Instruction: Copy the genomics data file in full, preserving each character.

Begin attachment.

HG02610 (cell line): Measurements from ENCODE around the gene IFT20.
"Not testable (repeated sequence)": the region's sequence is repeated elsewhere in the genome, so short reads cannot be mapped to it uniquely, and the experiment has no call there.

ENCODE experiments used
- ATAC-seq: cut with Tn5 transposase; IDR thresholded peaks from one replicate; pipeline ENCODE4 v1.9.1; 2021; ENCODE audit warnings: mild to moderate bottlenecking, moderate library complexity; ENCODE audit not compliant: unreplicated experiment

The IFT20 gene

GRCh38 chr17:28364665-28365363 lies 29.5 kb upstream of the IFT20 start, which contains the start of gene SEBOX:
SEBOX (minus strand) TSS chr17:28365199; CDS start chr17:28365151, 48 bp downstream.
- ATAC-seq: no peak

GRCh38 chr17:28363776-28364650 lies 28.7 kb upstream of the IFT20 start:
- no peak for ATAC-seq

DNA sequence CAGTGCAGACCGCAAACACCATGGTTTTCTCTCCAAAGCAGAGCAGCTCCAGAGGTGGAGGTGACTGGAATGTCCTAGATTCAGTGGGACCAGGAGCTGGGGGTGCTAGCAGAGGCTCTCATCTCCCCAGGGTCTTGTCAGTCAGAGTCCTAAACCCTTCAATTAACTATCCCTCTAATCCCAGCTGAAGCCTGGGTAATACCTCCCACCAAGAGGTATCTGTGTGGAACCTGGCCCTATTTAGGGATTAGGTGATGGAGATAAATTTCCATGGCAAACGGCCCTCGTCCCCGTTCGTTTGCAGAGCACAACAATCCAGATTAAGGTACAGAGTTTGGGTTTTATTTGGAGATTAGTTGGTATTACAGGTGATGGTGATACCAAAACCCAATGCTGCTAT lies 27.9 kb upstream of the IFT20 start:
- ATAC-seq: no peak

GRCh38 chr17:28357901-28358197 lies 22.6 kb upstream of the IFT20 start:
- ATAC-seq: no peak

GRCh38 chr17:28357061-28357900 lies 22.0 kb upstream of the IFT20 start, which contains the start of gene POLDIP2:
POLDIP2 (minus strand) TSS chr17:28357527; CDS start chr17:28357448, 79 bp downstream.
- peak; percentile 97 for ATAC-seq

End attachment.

HG02610 (cell line): Measurements from ENCODE around the gene IFT20.
"Not testable (repeated sequence)": the region's sequence is repeated elsewhere in the genome, so short reads cannot be mapped to it uniquely, and the experiment has no call there.

ENCODE experiments used
- ATAC-seq: cut with Tn5 transposase; IDR thresholded peaks from one replicate; pipeline ENCODE4 v1.9.1; 2021; ENCODE audit warnings: mild to moderate bottlenecking, moderate library complexity; ENCODE audit not compliant: unreplicated experiment

The IFT20 gene

GRCh38 chr17:28364665-28365363 lies 29.5 kb upstream of the IFT20 start, which contains the start of gene SEBOX:
SEBOX (minus strand) TSS chr17:28365199; CDS start chr17:28365151, 48 bp downstream.
- ATAC-seq: no peak

GRCh38 chr17:28363776-28364650 lies 28.7 kb upstream of the IFT20 start:
- no peak for ATAC-seq

DNA sequence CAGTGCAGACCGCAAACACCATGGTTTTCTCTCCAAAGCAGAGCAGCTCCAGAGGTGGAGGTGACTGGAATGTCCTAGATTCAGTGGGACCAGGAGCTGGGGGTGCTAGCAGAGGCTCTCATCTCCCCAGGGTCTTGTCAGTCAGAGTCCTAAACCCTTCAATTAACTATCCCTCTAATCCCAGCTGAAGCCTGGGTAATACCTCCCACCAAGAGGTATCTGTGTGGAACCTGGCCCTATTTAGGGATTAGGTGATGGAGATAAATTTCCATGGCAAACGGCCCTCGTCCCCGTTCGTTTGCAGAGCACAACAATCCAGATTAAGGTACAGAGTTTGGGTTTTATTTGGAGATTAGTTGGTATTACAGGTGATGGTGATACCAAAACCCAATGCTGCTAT lies 27.9 kb upstream of the IFT20 start:
- ATAC-seq: no peak

GRCh38 chr17:28357901-28358197 lies 22.6 kb upstream of the IFT20 start:
- ATAC-seq: no peak

GRCh38 chr17:28357061-28357900 lies 22.0 kb upstream of the IFT20 start, which contains the start of gene POLDIP2:
POLDIP2 (minus strand) TSS chr17:28357527; CDS start chr17:28357448, 79 bp downstream.
- peak; percentile 97 for ATAC-seq